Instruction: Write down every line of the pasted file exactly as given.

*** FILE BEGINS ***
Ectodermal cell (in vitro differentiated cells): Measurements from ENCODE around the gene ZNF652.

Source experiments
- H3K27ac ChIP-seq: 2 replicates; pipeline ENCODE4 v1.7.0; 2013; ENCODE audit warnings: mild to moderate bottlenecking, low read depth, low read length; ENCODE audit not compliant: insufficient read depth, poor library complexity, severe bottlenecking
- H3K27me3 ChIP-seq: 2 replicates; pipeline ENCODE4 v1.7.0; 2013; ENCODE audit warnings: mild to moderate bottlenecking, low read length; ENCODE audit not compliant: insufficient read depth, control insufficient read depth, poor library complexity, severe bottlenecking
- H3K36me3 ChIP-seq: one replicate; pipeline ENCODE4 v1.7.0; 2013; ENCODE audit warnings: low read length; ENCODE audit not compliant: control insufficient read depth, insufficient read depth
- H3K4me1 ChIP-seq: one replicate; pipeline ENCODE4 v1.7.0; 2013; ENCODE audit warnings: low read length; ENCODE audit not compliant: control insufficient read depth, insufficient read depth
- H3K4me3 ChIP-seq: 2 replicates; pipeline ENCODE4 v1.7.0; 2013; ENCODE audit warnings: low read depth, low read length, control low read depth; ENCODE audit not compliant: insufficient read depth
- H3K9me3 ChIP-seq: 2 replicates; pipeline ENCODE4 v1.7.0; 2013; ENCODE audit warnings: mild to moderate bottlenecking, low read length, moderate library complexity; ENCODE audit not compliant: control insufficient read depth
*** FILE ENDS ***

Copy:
Ectodermal cell (in vitro differentiated cells): Measurements from ENCODE around the gene ZNF652.

Source experiments
- H3K27ac ChIP-seq: 2 replicates; pipeline ENCODE4 v1.7.0; 2013; ENCODE audit warnings: mild to moderate bottlenecking, low read depth, low read length; ENCODE audit not compliant: insufficient read depth, poor library complexity, severe bottlenecking
- H3K27me3 ChIP-seq: 2 replicates; pipeline ENCODE4 v1.7.0; 2013; ENCODE audit warnings: mild to moderate bottlenecking, low read length; ENCODE audit not compliant: insufficient read depth, control insufficient read depth, poor library complexity, severe bottlenecking
- H3K36me3 ChIP-seq: one replicate; pipeline ENCODE4 v1.7.0; 2013; ENCODE audit warnings: low read length; ENCODE audit not compliant: control insufficient read depth, insufficient read depth
- H3K4me1 ChIP-seq: one replicate; pipeline ENCODE4 v1.7.0; 2013; ENCODE audit warnings: low read length; ENCODE audit not compliant: control insufficient read depth, insufficient read depth
- H3K4me3 ChIP-seq: 2 replicates; pipeline ENCODE4 v1.7.0; 2013; ENCODE audit warnings: low read depth, low read length, control low read depth; ENCODE audit not compliant: insufficient read depth
- H3K9me3 ChIP-seq: 2 replicates; pipeline ENCODE4 v1.7.0; 2013; ENCODE audit warnings: mild to moderate bottlenecking, low read length, moderate library complexity; ENCODE audit not compliant: control insufficient read depth